So you read it here first -- unless you read Armenian-American newspapers -- but let me count the ways in which the story has gotten picked up. I love starting memes, especially when they are something important like the First Amendment!
In case you hadn't heard, CGU sent their lawyers after an independent filmed maker openly recorded statements made by an Armenian-genocide denying Turkish diplomat. They said that his open filming somehow "harassed" the students that were present. The filmmaker, Peter Musurlian, whose video is linked above, created a website called Claremontgenocideuniversity.com.
After yours truly covered it, other places chimed in.
First, our friends at the Claremont Insider picked up the story and placed it in its proper place within the sadly large constellation of speech codes and restrictions at the Claremont Colleges. Then, the local press picked it up and finally, Foundation Individual Rights in Education (FIRE) ran with it earlier today. Yes, that is the same FIRE that went after the colleges for their bias-related incidents nonsense.
Thankfully we got our credit. Here's The Claremont Conservative mention.
I know it's summer and all, but shouldn't the school's Holocaust Center have some kind of a statement about this? I guess they have bigger fish to fry, with their head stepping down and all that after allegations that he extorted a Holocaust victim surfaced. CGU didn't learn the lesson from being involved in holocaust politics: Don't bring in the lawyers because then people think you are being heavy handed.
Universities have the prerogative to host whatever speakers and events they like, however controversial their views might be. What they don't have a right to do is censor news coverage of those events to avoid criticism from the press. Charles Johnson of The Claremont Conservative reports on just such a story at Claremont Graduate University (CGU).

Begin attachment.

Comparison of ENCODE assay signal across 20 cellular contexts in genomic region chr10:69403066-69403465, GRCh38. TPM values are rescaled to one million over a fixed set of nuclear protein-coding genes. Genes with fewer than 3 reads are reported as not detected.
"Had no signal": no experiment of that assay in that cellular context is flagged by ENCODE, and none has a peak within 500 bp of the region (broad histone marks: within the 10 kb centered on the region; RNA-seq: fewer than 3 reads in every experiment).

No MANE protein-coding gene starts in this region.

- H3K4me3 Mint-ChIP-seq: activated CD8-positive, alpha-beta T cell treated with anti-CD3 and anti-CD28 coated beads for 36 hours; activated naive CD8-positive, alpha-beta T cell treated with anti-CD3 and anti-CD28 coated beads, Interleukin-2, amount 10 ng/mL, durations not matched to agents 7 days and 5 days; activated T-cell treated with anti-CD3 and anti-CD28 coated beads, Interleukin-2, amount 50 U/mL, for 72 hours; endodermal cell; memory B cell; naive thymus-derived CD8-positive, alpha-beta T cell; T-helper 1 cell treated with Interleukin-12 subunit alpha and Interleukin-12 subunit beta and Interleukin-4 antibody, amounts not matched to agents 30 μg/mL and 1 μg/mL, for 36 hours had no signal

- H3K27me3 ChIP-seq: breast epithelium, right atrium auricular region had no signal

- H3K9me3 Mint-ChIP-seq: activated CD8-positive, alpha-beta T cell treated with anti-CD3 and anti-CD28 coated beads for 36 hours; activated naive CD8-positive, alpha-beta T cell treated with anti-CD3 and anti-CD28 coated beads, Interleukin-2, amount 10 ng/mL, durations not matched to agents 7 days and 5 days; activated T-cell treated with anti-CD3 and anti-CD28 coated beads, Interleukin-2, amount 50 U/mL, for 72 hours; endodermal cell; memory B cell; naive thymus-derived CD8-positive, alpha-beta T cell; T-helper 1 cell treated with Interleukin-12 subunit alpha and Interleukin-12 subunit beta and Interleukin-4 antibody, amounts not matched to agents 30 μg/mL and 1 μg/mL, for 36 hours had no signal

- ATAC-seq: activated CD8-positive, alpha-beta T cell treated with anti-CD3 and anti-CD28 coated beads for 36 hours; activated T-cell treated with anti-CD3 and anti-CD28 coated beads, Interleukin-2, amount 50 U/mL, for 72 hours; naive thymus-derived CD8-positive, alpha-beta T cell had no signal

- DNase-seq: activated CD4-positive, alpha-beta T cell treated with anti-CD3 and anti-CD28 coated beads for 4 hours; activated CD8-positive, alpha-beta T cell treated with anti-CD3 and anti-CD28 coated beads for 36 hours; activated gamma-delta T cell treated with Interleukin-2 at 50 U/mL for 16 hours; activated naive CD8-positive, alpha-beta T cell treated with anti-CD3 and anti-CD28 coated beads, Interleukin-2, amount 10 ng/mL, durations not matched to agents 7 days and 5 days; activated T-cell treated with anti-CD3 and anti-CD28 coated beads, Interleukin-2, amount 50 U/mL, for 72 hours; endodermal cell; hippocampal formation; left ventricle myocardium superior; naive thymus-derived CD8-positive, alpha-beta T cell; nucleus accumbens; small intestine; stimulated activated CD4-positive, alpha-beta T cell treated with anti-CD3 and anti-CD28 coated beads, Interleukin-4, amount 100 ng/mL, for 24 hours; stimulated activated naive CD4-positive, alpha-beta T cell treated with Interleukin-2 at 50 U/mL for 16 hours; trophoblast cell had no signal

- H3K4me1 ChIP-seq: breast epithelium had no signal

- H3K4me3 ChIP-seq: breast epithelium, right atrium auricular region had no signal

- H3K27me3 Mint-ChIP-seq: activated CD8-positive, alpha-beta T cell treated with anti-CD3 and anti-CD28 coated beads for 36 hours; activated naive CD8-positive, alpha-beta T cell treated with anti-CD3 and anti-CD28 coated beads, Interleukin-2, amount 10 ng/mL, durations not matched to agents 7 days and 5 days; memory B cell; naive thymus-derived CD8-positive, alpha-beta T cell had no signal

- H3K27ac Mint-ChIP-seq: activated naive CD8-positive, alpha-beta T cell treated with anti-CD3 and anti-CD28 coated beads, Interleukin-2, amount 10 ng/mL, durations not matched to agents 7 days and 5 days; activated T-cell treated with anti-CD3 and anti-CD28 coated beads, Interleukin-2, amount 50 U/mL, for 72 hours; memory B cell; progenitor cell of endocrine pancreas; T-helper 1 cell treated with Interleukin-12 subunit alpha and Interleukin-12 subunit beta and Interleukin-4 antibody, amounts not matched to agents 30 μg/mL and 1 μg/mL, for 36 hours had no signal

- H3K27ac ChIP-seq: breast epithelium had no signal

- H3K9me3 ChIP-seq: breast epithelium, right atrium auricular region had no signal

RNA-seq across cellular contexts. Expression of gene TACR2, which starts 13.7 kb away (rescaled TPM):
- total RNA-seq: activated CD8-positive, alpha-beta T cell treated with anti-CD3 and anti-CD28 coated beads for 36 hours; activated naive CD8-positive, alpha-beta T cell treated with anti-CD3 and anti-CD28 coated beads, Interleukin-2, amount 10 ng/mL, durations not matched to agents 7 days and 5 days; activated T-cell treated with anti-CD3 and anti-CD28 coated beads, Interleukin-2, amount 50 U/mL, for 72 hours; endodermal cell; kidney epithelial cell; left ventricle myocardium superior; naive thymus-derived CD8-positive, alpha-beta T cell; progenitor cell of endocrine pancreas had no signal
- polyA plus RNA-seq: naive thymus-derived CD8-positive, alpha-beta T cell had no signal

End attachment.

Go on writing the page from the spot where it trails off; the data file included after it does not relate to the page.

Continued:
On June 10, CGU hosted a lecture by Turkish Consul General Hakan Tekin. Independent journalist Peter Musurlian filmed the event for a segment on Horizon Armenian TV and posted the video clip on YouTube. On June 23, Paul Silvio Berra, an attorney for CGU, called Musurlian and told him that he "had no authority to publish" the video and that YouTube would be told that the video was posted illegally. According to Musurlian, Berra's bizarre argument against posting the clip was that showing the faces of the students on video constituted "harassment."
Never fear, The Claremont Conservative is here! We've been anti-genocide, pro-free speech since 1988 before Darfur was even on the map.
Here's the coverage in The Inland Valley Daily Bulletin.
Notice the bold statements below. I wonder why CGU has no comment. How do you say "PR screw up" in Armenian?
Filmmaker claims censoring attemptArticle Created: 07/26/2008 10:43:27 PM PDTCLAREMONT - A man who filmed a June 10 lecture by a Turkish diplomat at Claremont Graduate University now has a Web site criticizing the university, alleging it is trying to censor his film on the Internet.
In fact, he has created the site - at www.claremontgenocideuniversity.com - describing his attempts to place his film on YouTube.